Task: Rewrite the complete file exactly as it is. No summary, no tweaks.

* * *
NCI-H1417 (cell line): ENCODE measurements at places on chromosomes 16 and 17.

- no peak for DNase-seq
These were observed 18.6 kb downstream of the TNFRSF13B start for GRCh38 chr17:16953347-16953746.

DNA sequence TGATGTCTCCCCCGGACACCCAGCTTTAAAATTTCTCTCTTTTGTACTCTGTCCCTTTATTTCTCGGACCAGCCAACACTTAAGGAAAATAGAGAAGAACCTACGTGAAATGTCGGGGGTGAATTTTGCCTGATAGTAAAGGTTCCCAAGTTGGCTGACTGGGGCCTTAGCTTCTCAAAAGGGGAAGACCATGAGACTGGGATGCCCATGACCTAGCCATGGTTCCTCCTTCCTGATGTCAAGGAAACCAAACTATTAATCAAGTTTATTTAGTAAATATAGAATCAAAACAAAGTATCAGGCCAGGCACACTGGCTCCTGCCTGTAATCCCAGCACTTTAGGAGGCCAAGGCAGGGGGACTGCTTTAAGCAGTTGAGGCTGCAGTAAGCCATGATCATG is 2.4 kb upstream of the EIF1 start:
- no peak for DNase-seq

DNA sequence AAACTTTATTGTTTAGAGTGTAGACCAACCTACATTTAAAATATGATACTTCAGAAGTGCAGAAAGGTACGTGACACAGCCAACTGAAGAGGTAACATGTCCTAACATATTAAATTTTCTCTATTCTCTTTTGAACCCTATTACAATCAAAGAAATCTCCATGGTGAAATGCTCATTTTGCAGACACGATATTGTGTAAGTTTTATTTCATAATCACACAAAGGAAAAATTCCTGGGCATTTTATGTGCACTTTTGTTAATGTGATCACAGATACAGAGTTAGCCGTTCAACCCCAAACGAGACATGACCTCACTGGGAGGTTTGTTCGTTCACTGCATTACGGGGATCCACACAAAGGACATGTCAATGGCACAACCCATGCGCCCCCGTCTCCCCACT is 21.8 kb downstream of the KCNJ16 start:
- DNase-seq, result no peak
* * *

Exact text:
NCI-H1417 (cell line): ENCODE measurements at places on chromosomes 16 and 17.

- no peak for DNase-seq
These were observed 18.6 kb downstream of the TNFRSF13B start for GRCh38 chr17:16953347-16953746.

DNA sequence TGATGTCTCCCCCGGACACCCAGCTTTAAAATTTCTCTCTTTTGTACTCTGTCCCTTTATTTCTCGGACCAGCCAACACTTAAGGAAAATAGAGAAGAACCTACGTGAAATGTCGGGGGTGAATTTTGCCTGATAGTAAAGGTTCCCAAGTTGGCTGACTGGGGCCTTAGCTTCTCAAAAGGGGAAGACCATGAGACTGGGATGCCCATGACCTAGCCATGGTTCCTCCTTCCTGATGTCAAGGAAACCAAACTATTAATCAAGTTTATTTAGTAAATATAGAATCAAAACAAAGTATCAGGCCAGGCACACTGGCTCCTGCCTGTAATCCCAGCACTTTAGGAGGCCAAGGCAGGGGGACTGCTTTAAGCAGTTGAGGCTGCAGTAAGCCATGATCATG is 2.4 kb upstream of the EIF1 start:
- no peak for DNase-seq

DNA sequence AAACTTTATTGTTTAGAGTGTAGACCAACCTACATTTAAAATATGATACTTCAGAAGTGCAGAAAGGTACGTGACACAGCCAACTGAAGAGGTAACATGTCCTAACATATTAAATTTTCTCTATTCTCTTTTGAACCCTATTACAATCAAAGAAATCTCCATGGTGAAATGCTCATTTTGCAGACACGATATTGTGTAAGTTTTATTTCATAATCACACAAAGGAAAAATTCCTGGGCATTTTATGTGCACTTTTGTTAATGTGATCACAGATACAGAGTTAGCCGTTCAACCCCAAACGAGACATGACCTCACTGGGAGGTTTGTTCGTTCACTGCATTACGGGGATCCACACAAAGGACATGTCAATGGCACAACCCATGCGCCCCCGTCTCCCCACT is 21.8 kb downstream of the KCNJ16 start:
- DNase-seq, result no peak